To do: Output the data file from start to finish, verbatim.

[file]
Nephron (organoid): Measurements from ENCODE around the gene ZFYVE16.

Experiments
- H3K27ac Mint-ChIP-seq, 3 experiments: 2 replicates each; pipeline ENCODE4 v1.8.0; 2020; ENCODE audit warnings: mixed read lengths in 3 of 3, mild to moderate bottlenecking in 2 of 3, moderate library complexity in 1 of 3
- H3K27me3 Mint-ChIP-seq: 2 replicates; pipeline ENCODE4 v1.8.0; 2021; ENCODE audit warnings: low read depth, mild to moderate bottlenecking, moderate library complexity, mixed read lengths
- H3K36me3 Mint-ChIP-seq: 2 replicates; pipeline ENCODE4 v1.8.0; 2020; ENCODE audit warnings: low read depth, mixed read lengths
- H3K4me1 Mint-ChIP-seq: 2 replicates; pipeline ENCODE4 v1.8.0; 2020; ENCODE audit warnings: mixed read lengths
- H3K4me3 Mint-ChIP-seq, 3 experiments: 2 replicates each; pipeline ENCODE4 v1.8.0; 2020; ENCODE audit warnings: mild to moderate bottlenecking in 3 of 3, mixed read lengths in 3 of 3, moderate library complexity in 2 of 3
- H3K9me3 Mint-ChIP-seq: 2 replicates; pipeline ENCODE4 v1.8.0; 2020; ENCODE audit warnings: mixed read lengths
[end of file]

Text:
Nephron (organoid): Measurements from ENCODE around the gene ZFYVE16.

Experiments
- H3K27ac Mint-ChIP-seq, 3 experiments: 2 replicates each; pipeline ENCODE4 v1.8.0; 2020; ENCODE audit warnings: mixed read lengths in 3 of 3, mild to moderate bottlenecking in 2 of 3, moderate library complexity in 1 of 3
- H3K27me3 Mint-ChIP-seq: 2 replicates; pipeline ENCODE4 v1.8.0; 2021; ENCODE audit warnings: low read depth, mild to moderate bottlenecking, moderate library complexity, mixed read lengths
- H3K36me3 Mint-ChIP-seq: 2 replicates; pipeline ENCODE4 v1.8.0; 2020; ENCODE audit warnings: low read depth, mixed read lengths
- H3K4me1 Mint-ChIP-seq: 2 replicates; pipeline ENCODE4 v1.8.0; 2020; ENCODE audit warnings: mixed read lengths
- H3K4me3 Mint-ChIP-seq, 3 experiments: 2 replicates each; pipeline ENCODE4 v1.8.0; 2020; ENCODE audit warnings: mild to moderate bottlenecking in 3 of 3, mixed read lengths in 3 of 3, moderate library complexity in 2 of 3
- H3K9me3 Mint-ChIP-seq: 2 replicates; pipeline ENCODE4 v1.8.0; 2020; ENCODE audit warnings: mixed read lengths